So devastating was the abuse suffered by a boy at an Anglican Church-run children's home in northern NSW that, years later, he welcomed a diagnosis of pancreatic cancer because it meant 'the pain will stop,' the royal commission has heard.
- The Sydney Morning Herald
And yet when this victim and scores of others launched a class action against the church in the early 2000s, the church allegedly did 'everything in its power' to avoid taking responsibility for the abuse inflicted by its clergy, often acting in its name.
'The Anglican Church did everything in its power to be a hindrance in this case,' the man, referred to as 'CK' said during a gut-wrenching 90 minutes of evidence before the commission yesterday. 'It deliberately dragged the case out, knowing that the impact on us was a beneficial outcome for the church.
'The pain doesn't go away. It holds you until all you hope for is death.'
In its third set of public hearings in Sydney, the Commission is focusing on the North Coast Children's Home at Lismore as a way of examining the Anglican Church's responses to allegations of child sexual abuse by its clergy and other church employees. Between the 1940s and the 1980s it is alleged that at least 200 children living at the home, in the diocese of Grafton , were sexually or physically abused.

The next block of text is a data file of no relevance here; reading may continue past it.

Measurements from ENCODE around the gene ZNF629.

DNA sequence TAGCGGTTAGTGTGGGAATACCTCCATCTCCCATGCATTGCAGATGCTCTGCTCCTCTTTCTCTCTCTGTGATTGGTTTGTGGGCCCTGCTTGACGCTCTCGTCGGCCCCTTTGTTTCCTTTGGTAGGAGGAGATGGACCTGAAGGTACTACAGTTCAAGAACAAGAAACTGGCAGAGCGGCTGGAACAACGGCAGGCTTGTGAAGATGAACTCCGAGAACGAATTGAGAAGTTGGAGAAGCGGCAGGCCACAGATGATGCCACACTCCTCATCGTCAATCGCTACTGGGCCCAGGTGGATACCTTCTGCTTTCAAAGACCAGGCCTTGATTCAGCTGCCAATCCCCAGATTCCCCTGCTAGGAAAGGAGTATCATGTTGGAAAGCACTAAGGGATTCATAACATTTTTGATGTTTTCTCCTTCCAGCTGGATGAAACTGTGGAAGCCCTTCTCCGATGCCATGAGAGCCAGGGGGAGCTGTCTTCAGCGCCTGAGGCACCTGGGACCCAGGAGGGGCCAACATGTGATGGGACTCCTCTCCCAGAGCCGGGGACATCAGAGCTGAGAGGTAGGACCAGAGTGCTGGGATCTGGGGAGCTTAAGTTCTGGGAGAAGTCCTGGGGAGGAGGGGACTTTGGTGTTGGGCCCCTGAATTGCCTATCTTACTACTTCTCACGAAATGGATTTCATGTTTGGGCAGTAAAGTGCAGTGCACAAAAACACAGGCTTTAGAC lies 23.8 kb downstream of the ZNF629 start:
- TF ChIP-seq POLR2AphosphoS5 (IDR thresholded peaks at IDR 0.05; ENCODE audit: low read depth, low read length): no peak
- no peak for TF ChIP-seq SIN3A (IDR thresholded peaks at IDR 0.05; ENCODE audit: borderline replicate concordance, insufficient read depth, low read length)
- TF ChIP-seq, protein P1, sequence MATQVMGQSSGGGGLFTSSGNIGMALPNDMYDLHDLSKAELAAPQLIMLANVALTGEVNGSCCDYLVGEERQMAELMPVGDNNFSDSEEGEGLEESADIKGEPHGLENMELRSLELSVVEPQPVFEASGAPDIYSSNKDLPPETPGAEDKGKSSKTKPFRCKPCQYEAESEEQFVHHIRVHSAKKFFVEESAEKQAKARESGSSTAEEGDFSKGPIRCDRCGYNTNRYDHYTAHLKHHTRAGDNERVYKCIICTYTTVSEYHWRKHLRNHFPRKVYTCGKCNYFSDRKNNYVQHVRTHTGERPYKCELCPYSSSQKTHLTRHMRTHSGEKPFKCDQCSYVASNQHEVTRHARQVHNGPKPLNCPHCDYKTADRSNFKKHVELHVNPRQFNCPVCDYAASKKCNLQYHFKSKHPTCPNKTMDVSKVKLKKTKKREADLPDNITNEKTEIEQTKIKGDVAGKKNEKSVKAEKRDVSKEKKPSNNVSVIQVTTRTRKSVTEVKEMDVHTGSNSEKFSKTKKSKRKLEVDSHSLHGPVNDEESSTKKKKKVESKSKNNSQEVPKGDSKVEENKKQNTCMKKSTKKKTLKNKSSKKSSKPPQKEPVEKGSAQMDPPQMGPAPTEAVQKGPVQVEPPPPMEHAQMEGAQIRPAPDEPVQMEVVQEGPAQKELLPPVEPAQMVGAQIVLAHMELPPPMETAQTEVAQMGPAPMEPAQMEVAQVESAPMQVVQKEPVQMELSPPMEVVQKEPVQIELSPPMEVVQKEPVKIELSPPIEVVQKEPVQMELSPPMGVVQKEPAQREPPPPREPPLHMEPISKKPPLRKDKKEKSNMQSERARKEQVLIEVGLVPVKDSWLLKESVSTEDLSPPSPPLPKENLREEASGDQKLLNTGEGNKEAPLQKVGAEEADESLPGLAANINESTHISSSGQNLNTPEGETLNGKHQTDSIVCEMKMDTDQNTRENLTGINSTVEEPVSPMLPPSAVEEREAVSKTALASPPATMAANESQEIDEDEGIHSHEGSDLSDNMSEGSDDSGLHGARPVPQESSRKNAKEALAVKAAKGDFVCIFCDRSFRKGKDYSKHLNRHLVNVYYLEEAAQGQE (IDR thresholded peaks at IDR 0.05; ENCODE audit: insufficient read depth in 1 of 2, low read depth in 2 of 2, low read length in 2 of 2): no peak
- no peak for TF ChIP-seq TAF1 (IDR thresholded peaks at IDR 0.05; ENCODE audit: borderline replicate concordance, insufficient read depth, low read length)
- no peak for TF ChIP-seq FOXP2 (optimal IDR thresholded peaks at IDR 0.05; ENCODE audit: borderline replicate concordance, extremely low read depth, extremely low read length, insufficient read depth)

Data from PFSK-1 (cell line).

In his opening address to theCcommission, counsel assisting, Simeon Beckett, SC, said the hearings would investigate whether the Grafton Diocese followed appropriate policies and procedures with respect to a group of claims made by victims. He said that, after a long, protracted class action, a settlement was reached in 2007, in which most of the claimants received just $11,000 each after paying their legal costs.
'The Royal Commission will also hear from further claimants who say they came forward to the Bishop to tell them of the sexual abuse ... [but] were told that their claims for compensation had been denied,' Mr Beckett said.
Gerald Francis Ridsdale admits to 14 new victims (Herald Sun)